All Things Gardening forum: Fresh Cow Manure Need Help!

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TEWNCfarms
Jan 17, 2018 8:09 PM CST
So I have been getting this sterile dewormer vermicide horse manure for the past almost 6 months, building up all this compost by mixing fresh veggies from a restaurant, but it still ends up being sterile even though it looks and smells amazing. Fire ants always end up coming back to it, and No worms or anything else Ever go into it.

Well two weeks ago I reconnected with a Great supply of cow manure, pretty much organic, already found multiple worms.

But I Need to use this on my fields This spring, because I don't want to add the sterile compost/manure and it cause more problems than using chemicals! I have mixed the fresh manure--which the pile im grabbing from is the oldest, but it has Never been turned or anything so it is still ammonia rich manure--but mixed this with the wood shavings they have piled up, and the pile I first made has Never gotten hot.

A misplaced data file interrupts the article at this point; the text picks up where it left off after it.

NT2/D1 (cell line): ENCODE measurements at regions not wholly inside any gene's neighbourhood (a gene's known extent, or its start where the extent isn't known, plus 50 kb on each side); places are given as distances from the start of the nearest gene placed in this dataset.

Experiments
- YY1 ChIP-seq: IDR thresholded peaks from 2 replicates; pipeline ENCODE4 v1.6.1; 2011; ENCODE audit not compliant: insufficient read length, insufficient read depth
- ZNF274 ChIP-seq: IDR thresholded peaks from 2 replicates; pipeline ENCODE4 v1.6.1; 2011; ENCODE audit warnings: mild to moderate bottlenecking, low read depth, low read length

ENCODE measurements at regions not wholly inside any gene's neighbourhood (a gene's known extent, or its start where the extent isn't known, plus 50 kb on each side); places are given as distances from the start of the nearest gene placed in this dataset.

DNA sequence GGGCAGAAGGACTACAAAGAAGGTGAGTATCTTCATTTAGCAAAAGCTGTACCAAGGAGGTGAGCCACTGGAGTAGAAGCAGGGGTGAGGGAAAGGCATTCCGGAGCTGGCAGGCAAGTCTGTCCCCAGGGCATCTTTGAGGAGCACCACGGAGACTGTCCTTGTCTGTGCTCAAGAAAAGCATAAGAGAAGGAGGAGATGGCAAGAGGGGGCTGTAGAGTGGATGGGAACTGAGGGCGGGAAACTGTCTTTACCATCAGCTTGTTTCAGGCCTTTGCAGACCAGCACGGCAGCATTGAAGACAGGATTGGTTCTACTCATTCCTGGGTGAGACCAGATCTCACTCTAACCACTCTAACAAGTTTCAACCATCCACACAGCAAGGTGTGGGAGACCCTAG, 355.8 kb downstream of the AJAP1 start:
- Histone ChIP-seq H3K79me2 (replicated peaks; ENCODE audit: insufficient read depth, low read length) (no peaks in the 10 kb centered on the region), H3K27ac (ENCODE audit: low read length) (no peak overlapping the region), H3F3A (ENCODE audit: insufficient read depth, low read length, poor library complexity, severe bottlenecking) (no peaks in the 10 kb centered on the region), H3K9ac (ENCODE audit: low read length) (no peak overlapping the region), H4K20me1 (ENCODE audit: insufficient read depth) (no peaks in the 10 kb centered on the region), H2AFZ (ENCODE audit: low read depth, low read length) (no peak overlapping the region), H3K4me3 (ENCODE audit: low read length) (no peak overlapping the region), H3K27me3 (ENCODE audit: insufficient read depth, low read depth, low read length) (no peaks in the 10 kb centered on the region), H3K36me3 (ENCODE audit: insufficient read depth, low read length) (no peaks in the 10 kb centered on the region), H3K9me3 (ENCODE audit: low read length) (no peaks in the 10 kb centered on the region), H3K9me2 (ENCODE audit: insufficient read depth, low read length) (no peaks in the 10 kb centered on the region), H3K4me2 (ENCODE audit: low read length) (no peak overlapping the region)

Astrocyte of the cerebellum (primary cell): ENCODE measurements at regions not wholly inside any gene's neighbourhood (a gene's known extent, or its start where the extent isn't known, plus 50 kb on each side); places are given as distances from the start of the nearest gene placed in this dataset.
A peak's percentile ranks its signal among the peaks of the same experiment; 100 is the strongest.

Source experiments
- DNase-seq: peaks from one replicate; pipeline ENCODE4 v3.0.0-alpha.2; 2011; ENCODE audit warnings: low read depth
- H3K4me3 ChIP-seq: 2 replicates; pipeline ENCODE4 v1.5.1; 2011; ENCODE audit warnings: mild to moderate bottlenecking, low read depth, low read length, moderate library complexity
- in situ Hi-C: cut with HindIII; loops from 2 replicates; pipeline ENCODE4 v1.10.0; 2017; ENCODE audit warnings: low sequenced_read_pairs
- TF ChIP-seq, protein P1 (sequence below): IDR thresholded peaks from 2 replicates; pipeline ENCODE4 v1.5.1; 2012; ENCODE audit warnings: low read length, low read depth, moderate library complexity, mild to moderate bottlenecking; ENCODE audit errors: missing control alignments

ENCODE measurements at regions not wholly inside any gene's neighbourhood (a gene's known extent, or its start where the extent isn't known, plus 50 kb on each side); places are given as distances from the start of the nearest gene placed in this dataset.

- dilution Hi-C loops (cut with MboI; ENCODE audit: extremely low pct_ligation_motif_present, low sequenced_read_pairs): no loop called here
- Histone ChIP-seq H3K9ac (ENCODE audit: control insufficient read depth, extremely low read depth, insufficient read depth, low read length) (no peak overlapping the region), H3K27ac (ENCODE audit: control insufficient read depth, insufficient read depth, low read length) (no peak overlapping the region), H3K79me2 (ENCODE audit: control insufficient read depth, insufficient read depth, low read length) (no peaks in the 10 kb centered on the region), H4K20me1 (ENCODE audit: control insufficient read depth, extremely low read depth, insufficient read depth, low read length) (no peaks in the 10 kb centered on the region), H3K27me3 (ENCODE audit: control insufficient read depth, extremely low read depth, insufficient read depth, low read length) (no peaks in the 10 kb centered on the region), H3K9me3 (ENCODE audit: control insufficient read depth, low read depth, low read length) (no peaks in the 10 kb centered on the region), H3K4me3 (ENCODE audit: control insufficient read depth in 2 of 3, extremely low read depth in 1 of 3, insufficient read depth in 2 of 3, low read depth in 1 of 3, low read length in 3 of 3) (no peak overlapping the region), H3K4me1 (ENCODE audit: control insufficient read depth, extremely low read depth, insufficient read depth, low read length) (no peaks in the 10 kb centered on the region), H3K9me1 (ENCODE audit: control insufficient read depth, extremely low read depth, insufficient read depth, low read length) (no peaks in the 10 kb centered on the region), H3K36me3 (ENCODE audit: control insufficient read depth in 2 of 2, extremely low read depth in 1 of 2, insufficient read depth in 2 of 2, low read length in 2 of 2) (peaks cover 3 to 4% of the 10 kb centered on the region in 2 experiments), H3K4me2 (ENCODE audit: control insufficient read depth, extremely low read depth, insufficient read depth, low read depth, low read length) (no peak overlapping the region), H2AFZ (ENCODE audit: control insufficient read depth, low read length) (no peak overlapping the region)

The manure is very wet, and maybe that is the problem, or maybe something else, maybe too much nitrogen. It does reek, it just some times smell like kind of fresh manure.

What should I do to be able to use this in the next couple months?!?

I was thinking of just adding it to the soil and let it sit for a couple weeks and just till it in, but I also don't want to burn the plants. Any help would be greatly appreciated!
Minnesota (Zone 3b)
RpR
Jan 18, 2018 11:22 AM CST
Where are you at?
How big of a garden?
I have used sheep manure that still smelled like sh-t and both left it sit for months or just put it on and roto-tilled it in with no problems.
[Last edited by RpR - Jan 18, 2018 11:24 AM (+)]
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TEWNCfarms
Jan 18, 2018 12:08 PM CST
RpR said:Where are you at?
How big of a garden?
I have used sheep manure that still smelled like sh-t and both left it sit for months or just put it on and roto-tilled it in with no problems.